Grazing Land and Pine Plantations West of Lake Taupo, North Island, New Zealand (© Magi Nams)

After a brief  morning soak in the hot pools at the Opal Hot Springs campground, Vilis and I travelled south from Matamata, our destination Owhango and the rainforest of the Ohinetonga Scenic Reserve. Ten years ago today, we and our sons Dainis and Janis arrived at Owhango, which served as our base for a month of research that required live-trapping and radio-collaring of stoats – a larger version of North America and Europe’s ermine or short-tailed weasel, Mustela erminea.

Stoats, which were introduced to New Zealand by European colonists, are Public Enemy No. 1 of native New Zealand birds, causing high mortality rates of juvenile brown kiwi – this country’s avian icon – as well as decimating populations of numerous other native birds. Before the arrival of humans on the islands that became Aotearoa and then New Zealand, no mammals existed here except for three species of bats, which likely arrived by flying from elsewhere. Thus, native New Zealand birds, many species of which were (and a few still are) flightless, were (and are) heavily hunted by introduced mammals, with catastrophic results. Humans hunted a dozen species of moa – including giant moa, the largest bird to ever have existed – to extinction. The disappearance of its flightless, walking food supply led to the extinction of the moa-hunting Haast’s eagle – the largest eagle that ever lived. The threat to kiwi, I’ve mentioned, and other birds or their eggs and young were and are hunted by not only stoats, but also by introduced rats, weasels, and brush-tailed possums, the possum being native to Australia but a havock-wreaking pest in New Zealand forests. At any rate, Vilis’s research was intended to aid New Zealand’s Landcare Research organization in its efforts to determine ways of exterminating stoats or drastically reducing their numbers.

North Island Sheep Country (© Magi Nams)

South of Matamata, we drove past more hilly dairy farms on land once forested, and then past corn fields and plantations of pine and gum trees, the regimented monocultures of the euphemistically-termed ‘exotic forests’ replacing native forests plundered for timber and cleared for agriculture in the 19th and 20th centuries. Past Whakamaru, we again entered into open, terraced rangeland, with steep peaks shrouded in cloud and rain. Near Tihoi, sheep grazed on lumpy hills mottled with angled, jutting boulders and bald outcrops of pale rock, small hodgepodges of native New Zealand forest vegetation tufting the landscape.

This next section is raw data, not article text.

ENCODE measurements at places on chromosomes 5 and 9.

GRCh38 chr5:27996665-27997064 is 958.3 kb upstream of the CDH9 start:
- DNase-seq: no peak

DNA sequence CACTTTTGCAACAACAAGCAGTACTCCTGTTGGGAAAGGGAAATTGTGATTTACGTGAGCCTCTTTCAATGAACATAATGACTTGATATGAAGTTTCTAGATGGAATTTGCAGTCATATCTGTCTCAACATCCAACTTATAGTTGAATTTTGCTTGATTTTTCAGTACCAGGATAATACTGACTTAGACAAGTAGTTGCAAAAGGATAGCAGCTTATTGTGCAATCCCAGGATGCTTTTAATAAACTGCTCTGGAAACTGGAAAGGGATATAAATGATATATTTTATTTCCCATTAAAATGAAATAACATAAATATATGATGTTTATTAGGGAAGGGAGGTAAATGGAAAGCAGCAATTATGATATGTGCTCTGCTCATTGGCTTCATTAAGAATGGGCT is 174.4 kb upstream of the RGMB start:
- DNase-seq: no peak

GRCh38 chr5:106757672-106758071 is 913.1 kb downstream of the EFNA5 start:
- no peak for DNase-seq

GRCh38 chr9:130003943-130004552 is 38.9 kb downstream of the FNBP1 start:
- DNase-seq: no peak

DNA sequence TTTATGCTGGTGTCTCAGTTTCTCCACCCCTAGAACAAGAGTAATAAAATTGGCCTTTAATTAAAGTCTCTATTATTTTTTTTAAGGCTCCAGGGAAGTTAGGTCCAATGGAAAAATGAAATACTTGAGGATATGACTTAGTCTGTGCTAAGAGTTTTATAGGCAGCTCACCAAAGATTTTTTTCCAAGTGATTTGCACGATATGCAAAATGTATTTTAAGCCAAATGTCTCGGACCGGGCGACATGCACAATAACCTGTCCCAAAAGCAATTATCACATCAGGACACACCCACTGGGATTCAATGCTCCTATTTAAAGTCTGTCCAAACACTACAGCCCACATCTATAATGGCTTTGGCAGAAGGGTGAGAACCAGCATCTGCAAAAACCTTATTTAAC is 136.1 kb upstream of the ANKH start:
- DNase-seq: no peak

SH 32 and North Island Sheep Country (© Magi Nams)

Near Taumarunui, hills dotted with spreading trees stretched in overlapping ranges to the horizon, patches of scrub on their peaks and dark green pine plantations cloaking far slopes. Beef cattle, sheep, and red deer grazed in paddocks, and rimu trees hung lacy, weeping branches. The view from Piriaka Lookout was rain-drenched pastures and rich, dark trees bordering the rapids of the Whanganui River.

King Country Farmland and Whanganui River, viewed from Piriaka Lookout (© Magi Nams)

In Taumarunui, we walked down memory lane, past the Regent, a musty theatre where we had watched Space Cowboys with our sons and ten other movie-goers who had straggled into the theatre, past the library that had provided us with library cards so we could indulge our family penchant for reading, past Honda First, where Vilis had rented a Yamaha quad for his research, and into the bakery on the main drag, where we indulged our sweet teeth on pastries, as we had a decade ago. Then we drove 20 kilometres south to Owhango and the Ohinetonga Scenic Reserve, a stand of protected old growth subtropical rainforest.

Tree Ferns on Ohinetonga Loop Track, Ohinetonga Scenic Reserve (© Vilis Nams)

Within the forest, the Ohinetonga Loop Track led us among soaring giants – lance-leaved tawa, thick-trunked rimu with its weeping branches, flat-needled miro. Tree ferns with skirts of dead growth lifted graceful umbrellas of verdant fronds, while stiff, curving fronds flared out from bracken ferns. Mosses coated the trunks of trees that sprouted hound’s tongue and filmy ferns and others slowly swimming up out of the recesses of my memory. All was lush, green, and magnificent, the trail leading us onto a boardwalk over a lagoon like a hidden gem within the forest. “It’s so beautiful, it hurts,” Vilis murmured, and I recalled that ten years ago, we didn’t want to leave it, that we were aimless after returning to Lincoln (our South Island home town), our eyes looking beyond the walled rose gardens and hedged pastures, still seeing this forest.

Here I am in Ohinetonga Scenic Reserve, Owhango (© Vilis Nams)

Ohinetonga Lagoon, Ohinetonga Scenic Reserve, Owhango (© Vilis Nams)

Here I am among Tree Ferns in Ohinetonga Scenic Reserve, Owhango (© Vilis Nams)


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